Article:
Although criminal records are public records, they're not always easy to obtain. The procedure for getting an abstract of a person's criminal history varies depending upon the laws of the state that holds the record, and the purpose for which you require the record.
You can review your own criminal record by ordering a copy from the state, and paying the required fee. Some states may require proof of your identity before allowing you to access a copy of your record, while other states allow for more open access. In some states you may review your criminal history online, while in others you will have to order a physical copy of your criminal history abstract to be delivered by mail.
If you are required to provide a copy of your criminal record for a purpose such as a background check, employment application or professional license, you will normally be required to provide a copy of your fingerprints through an authorized agency or business. Employers will normally cover the cost of a background check, and may submit the requests for records to the relevant agencies rather than having you submit the requests yourself. When seeking a professional license, it is normally up to he applicant to submit fingerprints to all jurisdictions that may possess criminal history records and to pay the required fee, with the result of the criminal records search often returned directly to the licensing agency. The fingerprint check helps prevent a person with a criminal history under a different name or alias from avoiding the detection of that history.
If you are an employer, and are performing a criminal history check on a prospective employee, you should obtain a signed release from the job applicant that permits you to obtain their criminal history. Many state agencies and background check companies will provide a consent form that you should use in association with their services. You may then use that release to obtain a criminal history from a private company or from the appropriate government agencies for the jurisdictions in which the applicant may have a criminal record. If you want to perform a more complete background check that includes the applicant's fingerprints, you will need to investigate and follow the procedures for a fingerprint check with the government agency that will be providing the criminal history report. You should familiarize yourself with state laws regulating employment background checks before requesting that applicants agree to a criminal records check.
When seeking criminal history information from a state agency, your request should be as specific as possible, including if available the person's legal name, prior names or known aliases, Social Security number, race, date of birth, and present and past street addresses. Many companies hire professional services to perform background checks rather than performing them in-house.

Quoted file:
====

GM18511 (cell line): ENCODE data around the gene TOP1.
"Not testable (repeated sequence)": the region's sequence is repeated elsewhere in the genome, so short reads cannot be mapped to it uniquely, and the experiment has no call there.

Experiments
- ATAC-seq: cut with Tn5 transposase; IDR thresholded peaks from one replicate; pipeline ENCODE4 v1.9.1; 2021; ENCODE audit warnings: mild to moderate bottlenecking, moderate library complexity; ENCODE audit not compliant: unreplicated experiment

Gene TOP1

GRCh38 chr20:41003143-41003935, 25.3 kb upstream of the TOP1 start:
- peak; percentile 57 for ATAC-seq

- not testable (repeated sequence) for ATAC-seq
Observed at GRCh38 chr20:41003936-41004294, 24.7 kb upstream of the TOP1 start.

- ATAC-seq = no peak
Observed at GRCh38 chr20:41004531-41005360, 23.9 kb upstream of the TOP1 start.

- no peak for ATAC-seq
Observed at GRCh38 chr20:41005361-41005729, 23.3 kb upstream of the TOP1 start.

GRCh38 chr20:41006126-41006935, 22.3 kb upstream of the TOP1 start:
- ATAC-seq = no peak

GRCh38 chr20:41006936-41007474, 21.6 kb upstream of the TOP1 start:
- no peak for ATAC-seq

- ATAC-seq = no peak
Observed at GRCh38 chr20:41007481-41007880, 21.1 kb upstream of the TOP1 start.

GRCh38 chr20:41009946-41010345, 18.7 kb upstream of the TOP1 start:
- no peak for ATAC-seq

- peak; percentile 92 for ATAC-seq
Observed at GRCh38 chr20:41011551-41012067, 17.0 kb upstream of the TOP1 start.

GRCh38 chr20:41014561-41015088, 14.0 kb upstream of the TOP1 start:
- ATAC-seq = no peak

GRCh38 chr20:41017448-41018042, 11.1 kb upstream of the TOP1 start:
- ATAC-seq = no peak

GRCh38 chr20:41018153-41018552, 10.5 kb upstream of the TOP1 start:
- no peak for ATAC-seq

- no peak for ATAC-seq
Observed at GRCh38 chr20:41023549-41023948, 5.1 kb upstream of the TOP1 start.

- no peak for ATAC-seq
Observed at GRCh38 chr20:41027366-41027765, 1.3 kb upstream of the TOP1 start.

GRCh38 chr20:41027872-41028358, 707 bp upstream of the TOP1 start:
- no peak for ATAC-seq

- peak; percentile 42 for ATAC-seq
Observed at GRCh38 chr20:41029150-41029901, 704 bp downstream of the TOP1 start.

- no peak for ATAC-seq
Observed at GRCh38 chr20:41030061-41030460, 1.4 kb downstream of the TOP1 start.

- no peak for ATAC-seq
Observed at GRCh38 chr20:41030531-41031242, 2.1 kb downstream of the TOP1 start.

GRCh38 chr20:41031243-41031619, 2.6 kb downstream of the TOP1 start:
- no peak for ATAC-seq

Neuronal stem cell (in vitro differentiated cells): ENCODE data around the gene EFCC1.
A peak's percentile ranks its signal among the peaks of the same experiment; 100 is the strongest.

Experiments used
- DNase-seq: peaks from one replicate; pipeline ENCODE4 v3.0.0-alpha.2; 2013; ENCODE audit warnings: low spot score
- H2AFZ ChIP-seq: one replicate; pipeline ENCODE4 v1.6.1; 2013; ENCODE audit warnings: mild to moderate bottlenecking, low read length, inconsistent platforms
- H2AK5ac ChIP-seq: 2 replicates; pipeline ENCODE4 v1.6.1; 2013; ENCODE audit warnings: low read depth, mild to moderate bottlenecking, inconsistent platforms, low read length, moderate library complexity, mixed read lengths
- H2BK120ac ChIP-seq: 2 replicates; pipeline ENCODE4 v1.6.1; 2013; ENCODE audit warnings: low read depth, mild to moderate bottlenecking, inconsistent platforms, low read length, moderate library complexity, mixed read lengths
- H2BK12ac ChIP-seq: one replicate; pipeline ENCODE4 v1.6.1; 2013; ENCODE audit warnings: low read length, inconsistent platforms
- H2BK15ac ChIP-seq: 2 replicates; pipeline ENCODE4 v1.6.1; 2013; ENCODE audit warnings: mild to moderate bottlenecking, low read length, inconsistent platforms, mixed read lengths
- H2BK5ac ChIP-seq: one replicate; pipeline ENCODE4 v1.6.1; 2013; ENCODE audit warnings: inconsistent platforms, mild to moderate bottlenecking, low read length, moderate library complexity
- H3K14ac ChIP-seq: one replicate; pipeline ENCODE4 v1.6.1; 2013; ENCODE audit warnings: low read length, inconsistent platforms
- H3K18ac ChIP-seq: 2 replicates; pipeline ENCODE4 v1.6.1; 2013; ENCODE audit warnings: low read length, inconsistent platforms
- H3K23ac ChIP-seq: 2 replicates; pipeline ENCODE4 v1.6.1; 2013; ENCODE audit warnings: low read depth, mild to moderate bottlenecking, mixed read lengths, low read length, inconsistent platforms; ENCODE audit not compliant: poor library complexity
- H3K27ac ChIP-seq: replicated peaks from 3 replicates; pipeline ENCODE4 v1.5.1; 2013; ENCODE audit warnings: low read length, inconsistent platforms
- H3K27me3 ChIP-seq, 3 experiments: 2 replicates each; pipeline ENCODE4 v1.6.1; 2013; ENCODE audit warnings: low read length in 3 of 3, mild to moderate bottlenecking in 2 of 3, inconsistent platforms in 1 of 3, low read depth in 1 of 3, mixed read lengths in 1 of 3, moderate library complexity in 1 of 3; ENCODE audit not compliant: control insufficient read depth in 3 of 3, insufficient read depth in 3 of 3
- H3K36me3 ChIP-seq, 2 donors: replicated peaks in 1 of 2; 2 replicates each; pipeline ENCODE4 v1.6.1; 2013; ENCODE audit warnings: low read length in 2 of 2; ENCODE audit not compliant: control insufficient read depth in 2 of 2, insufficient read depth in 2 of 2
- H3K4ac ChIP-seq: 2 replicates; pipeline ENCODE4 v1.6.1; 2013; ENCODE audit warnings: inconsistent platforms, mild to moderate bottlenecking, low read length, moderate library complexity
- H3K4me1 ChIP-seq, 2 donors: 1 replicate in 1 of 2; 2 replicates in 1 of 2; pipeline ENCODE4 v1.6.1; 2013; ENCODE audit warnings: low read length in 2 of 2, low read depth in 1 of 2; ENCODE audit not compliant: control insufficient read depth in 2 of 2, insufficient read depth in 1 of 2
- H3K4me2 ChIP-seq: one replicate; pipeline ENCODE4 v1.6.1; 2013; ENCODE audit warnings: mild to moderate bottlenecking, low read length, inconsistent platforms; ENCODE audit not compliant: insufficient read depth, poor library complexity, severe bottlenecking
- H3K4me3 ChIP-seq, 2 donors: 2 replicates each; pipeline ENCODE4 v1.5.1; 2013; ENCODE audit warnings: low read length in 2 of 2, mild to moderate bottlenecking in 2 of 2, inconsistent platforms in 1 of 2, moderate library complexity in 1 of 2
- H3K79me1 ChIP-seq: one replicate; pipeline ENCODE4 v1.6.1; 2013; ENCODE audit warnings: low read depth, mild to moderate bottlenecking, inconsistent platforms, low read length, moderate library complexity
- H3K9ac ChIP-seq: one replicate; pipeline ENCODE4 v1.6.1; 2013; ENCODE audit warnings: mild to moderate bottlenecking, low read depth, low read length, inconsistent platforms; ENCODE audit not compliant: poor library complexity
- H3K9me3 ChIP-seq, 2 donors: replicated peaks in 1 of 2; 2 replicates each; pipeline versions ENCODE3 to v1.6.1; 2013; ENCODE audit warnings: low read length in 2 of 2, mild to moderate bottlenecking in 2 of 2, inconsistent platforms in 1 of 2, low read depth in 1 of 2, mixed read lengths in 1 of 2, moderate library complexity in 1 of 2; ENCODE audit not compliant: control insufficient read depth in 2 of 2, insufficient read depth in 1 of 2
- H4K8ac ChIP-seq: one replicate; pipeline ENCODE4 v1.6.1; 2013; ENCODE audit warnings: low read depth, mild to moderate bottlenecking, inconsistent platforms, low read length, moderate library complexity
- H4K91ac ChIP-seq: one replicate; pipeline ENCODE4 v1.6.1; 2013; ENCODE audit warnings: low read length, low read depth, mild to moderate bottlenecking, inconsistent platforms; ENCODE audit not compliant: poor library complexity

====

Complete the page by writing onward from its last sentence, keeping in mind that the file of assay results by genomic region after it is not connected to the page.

You may also seek criminal history information from a private company. Most private providers of criminal history information are defined as "reporting agencies" under the Fair Credit Reporting Act (FCRA), and must obtain a release form from the person whose information is being sought before releasing a report. Unless the report is for employment in a job that will pay more than $75,000 per year, the FCRA prohibits reporting agencies from releasing arrest information that is more than seven years old. The FCRA does not impose restrictions on the disclosure of information about criminal convictions, but many states restrict disclosure of older convictions.
If a person's criminal record has been sealed or expunged, you may not be able to obtain it. The nature and extent of expungement and sealing vary significantly by jurisdiction. Sometimes, evidence of the criminal conduct will remain part of the public record or will be available under narrow circumstances, such as for purposes of a background check by a law enforcement agency or child care provider. Sometimes, even if a conviction is expunged or the court record is sealed, there may be a public arrest record associated with the event which gave rise to the prosecution, and there may also be a record of the fact that a criminal charge was filed even though its resolution is not publicly available.
In most states, criminal history records are maintained by the state attorney general's office or the state police, and federal criminal histories are maintained by the FBI. However, most government agencies restrict when they will share criminal history records, and will release a copy of the record only if you're seeking your own record, you have a valid release from the person whose record you are seeking, or you have the right to request a criminal record under state law. Some jurisdictions will allow you to obtain a record of more serious offenses for somebody other than yourself, or of less serious offenses that are recent, but will require a release or additional legal authority before releasing a full criminal history.